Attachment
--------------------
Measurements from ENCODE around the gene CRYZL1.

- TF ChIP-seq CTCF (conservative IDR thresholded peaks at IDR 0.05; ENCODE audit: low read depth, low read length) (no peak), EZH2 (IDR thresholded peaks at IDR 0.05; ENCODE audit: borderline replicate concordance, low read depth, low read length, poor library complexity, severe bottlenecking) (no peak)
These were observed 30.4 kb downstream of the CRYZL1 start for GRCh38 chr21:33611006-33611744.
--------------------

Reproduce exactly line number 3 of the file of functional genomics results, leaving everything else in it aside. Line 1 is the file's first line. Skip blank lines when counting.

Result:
These were observed 30.4 kb downstream of the CRYZL1 start for GRCh38 chr21:33611006-33611744.